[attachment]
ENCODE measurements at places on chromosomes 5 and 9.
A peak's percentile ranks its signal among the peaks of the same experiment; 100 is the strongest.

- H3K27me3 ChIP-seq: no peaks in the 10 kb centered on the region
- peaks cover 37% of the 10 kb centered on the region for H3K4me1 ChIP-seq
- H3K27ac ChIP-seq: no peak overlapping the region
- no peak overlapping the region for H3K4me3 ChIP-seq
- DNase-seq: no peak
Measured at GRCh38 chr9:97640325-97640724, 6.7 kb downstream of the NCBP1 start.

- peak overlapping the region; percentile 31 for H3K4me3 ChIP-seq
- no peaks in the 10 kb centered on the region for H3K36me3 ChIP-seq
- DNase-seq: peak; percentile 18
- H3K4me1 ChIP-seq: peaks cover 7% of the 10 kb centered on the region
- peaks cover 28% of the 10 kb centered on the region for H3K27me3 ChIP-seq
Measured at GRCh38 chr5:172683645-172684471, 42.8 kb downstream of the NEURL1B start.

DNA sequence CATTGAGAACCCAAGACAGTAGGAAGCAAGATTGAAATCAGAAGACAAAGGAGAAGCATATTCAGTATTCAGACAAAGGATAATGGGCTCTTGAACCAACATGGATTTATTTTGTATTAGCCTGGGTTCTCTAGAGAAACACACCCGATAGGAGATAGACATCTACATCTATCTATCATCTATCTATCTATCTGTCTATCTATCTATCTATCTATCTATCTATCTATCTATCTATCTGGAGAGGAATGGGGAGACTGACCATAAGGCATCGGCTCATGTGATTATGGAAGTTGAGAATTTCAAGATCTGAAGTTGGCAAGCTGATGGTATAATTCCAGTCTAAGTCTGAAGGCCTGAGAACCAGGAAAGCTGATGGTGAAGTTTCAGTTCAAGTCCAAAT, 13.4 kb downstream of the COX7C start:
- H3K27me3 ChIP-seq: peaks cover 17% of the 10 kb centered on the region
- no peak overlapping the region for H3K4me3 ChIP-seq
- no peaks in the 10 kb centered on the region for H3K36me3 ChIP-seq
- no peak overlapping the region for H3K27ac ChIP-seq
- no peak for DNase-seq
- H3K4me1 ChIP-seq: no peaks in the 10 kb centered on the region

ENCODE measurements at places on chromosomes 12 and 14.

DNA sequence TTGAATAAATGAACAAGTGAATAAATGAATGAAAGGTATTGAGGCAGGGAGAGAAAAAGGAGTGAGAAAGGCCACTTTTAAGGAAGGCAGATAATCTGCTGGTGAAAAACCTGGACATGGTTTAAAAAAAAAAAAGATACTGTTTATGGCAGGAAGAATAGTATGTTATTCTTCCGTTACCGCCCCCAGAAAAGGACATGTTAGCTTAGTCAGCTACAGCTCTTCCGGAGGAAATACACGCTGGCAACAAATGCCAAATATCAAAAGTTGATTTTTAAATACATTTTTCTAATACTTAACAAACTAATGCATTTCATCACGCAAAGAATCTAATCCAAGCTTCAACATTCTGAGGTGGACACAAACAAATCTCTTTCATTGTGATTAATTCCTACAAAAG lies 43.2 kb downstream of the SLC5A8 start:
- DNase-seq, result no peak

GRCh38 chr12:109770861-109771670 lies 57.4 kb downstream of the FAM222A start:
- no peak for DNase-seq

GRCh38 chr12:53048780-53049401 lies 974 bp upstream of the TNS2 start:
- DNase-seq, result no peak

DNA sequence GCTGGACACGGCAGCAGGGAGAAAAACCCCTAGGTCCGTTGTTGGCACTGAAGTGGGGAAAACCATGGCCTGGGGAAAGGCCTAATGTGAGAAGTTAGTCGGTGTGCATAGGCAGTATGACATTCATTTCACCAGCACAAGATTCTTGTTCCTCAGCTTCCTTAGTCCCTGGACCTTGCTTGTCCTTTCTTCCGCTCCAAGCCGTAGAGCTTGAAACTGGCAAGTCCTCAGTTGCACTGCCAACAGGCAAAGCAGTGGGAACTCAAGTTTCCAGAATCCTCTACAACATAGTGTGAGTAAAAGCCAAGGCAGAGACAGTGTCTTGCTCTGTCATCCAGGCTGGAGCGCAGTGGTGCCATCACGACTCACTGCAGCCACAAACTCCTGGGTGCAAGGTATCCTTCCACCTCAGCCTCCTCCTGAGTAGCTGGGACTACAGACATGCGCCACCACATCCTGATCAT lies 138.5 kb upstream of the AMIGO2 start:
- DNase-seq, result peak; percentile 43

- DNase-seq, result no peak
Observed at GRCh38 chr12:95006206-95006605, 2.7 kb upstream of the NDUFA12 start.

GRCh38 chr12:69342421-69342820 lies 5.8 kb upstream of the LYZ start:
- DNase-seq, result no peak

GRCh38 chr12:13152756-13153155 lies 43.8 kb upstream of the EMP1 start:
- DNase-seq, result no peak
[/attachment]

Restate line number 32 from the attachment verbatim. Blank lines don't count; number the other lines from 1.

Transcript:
Observed at GRCh38 chr12:95006206-95006605, 2.7 kb upstream of the NDUFA12 start.